Five tips to follow if you think you might have an STI
Using a condom is a great way to avoid most STIs. But not all of us use them every time. Whether you do or you don’t, STIs are fairly common. But that doesn’t mean finding out you have one should be a hullabaloo. Here are five tips to follow if you think you might have an STI.
1. Keep calm and carry on
You’re not alone. For just the men in Australia, there are more than 40,000 cases of chlamydia, gonorrhea and syphilis (not to mention other known STIs) caused by pesky viruses or bacteria every year. And they’re just the ones that do get diagnosed thanks to the gents who go for sexual health tests.
Wondering if you have picked up an STI may cause a bit of anxiety, but keep calm — even in that event, it’s all quickly and easily fixed. Besides, most of the time, most guys don’t experience any noticeable symptoms anyway. Zip. Nothing. There might not be any gunk in your junk or drama down under to give you a clue you might have picked something up. Which makes regular testing all the more important for you and your partners.
2. Book in for a checkup
Don’t delay, test today. Whether you’ve noticed something yourself, got told by a buddy, or received an anonymous notification, go and get yourself checked out as soon as possible. Although some might say ignorance is bliss, trust us, ignorance can be brutal. Untreated STIs can result in harmful health complications. Testing and treating as soon as possible is far better than jeopardising your long-term wellbeing.
Some testing locations are free, so you don’t have to worry about being out of pocket. Some places offer free condoms too, so you just fill your pockets up instead! At some clinics you won’t need Medicare, and in some, you don’t even have to give your real name if you’d prefer not to. And rest assured that all testing is completely confidential.
“Remember, worrying about possibly feeling embarrassed for two minutes doesn’t damage your long-term wellbeing — leaving an STI untreated will though.”
Depending on your situation, you may be offered tests as well as immediate treatment. Discuss what’s best for you with the doctor you see. And it’s OK to be totally up front and honest with them — you’re unlikely to be the first, or the last dude who does dudes they’ve encountered. Healthcare professionals aren’t there to judge you; they’re there to help you get the best possible outcomes for your health. Remember, worrying about possibly feeling embarrassed for two minutes doesn’t damage your long-term wellbeing —leaving an STI untreated will though.
Oh! And while you’re waiting to see a doctor…
3. Keep it in your pants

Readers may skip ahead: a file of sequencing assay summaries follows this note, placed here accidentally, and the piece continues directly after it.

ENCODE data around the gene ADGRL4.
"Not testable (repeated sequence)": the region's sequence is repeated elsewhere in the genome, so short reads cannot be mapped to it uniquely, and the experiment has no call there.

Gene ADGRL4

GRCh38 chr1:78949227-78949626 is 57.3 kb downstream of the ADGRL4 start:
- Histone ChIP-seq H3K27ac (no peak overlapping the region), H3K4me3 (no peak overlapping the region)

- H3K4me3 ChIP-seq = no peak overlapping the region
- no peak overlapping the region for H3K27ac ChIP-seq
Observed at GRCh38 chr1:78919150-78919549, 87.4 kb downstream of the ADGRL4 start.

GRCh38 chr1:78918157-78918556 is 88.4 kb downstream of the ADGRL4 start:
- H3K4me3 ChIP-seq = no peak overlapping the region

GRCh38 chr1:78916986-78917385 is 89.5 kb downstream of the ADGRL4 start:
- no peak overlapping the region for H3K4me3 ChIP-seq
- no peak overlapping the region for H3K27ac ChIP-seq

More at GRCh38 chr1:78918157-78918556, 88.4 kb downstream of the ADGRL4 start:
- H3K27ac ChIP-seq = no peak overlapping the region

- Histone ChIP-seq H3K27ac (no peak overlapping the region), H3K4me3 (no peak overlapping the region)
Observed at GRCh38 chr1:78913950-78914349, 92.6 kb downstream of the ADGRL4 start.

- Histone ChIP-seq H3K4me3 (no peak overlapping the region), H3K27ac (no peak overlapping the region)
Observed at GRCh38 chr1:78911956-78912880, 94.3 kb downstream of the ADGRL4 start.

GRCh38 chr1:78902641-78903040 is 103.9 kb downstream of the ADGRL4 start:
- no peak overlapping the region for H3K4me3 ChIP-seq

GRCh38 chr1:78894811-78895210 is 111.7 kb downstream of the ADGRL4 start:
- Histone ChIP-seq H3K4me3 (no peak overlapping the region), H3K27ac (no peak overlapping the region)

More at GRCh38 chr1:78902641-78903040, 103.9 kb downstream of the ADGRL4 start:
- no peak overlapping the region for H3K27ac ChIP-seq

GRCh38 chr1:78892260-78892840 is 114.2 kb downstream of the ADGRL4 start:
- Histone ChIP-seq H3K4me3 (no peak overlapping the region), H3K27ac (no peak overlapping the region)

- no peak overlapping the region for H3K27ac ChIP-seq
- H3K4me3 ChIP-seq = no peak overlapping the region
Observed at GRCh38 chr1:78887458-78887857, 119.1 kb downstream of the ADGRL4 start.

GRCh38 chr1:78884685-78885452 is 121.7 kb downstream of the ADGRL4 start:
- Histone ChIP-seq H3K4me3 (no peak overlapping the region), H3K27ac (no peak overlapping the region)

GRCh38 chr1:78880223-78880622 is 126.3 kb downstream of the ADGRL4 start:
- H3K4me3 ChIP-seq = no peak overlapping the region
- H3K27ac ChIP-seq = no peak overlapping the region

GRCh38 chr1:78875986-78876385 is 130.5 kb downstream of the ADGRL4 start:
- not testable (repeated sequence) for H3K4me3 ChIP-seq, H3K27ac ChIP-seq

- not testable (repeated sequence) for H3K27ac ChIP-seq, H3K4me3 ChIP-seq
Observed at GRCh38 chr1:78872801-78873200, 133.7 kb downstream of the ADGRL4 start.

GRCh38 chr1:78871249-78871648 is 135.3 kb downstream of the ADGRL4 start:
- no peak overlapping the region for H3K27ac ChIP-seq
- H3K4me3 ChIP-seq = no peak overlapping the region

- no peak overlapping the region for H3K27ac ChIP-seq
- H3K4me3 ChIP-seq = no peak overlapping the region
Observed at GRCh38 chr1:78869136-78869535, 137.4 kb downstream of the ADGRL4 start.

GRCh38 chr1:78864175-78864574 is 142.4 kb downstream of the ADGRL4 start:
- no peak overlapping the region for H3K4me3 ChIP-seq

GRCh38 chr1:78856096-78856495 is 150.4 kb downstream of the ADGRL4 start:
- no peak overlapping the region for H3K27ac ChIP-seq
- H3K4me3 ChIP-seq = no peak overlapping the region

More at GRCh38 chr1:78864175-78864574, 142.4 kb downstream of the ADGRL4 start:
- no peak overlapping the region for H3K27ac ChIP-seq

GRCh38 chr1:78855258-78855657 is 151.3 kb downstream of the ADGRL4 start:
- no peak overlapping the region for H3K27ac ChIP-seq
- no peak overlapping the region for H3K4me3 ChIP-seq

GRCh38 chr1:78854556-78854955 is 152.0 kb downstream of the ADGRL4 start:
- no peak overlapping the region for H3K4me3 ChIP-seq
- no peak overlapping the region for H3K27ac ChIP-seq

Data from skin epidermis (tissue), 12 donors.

Abstain from sex?! Honestly… for some of us, this might be the worst part of the whole experience. Like a tomcat that prefers to stay indoors, as soon as you know you’re not allowed to go out, you might really want to! But resist any temptation to get frisky with others and resort to a bit of DIY satisfaction with a five knuckle shuffle in the interim.
You’ll be good to go again once you either receive a clear set of results from your tests, or usually around a week after completing treatment. Be sure to ask your doctor for their recommendation as not all STIs come with the same abstinence period after treatment. Where the STI is located in your body can make a difference too.
Keeping it in your pants for a short while might suck, but it’s not for long and it is for the greater good. If you do and it means anything, we applaud you for being a part of the solution and preventing potential onward transmission of STIs.
4. Complete your treatment
Treat yourself. You’re worth it! Fully completing any course of treatment is super important. Completing treatment will help ensure you completely get rid of that opportunistic infection, whereas not finishing the full course risks helping STIs become resistant to treatment. And nobody wants that.
“If you’re getting laid there are ways you can help prevent STIs, but there is still a chance of being exposed to them, even if you use a condom every time.”
Not all STI treatments require daily medication. Some can be fixed with a jab and/or a few pills taken just once. But if you do get prescribed medication to take each day, be sure to follow your doctor’s orders on how and when to take it. If you’re given a script, the pharmacist at the chemist can offer helpful advice too.
If you’re not sure you’ll remember to take your pills, keeping them somewhere prominent, or alongside other things you use daily help — next to your toothbrush, the toaster or even stuck to your fridge door. And with the wonders of modern technology, why don’t you set a discreet reminder on your phone, laptop, tablet, watch, whatever? You’re smart. You got this.
5. Let a bro know
Go on, be a good sport and tell a fella. Notifying sexual partners about any STIs you might have picked up gives them the opportunity to go and get checked out and treated if necessary. What they choose to do with the information is up to them, but at least you’ve empowered them to take action and be in charge of their own health. And isn’t that what you’d want if you’d been exposed?
Many of us recognise that managing STIs is just a normal part of having a sex life — if you’re getting laid there are ways you can help prevent STIs, but there is still a chance of being exposed to them, even if you use a condom every time. We don’t believe feeling ashamed about it has to be a part of the experience, but know you’re not alone if you do.
If you’re not comfortable telling someone else, there’s a free and anonymous text message service you can use to get the message to them instead.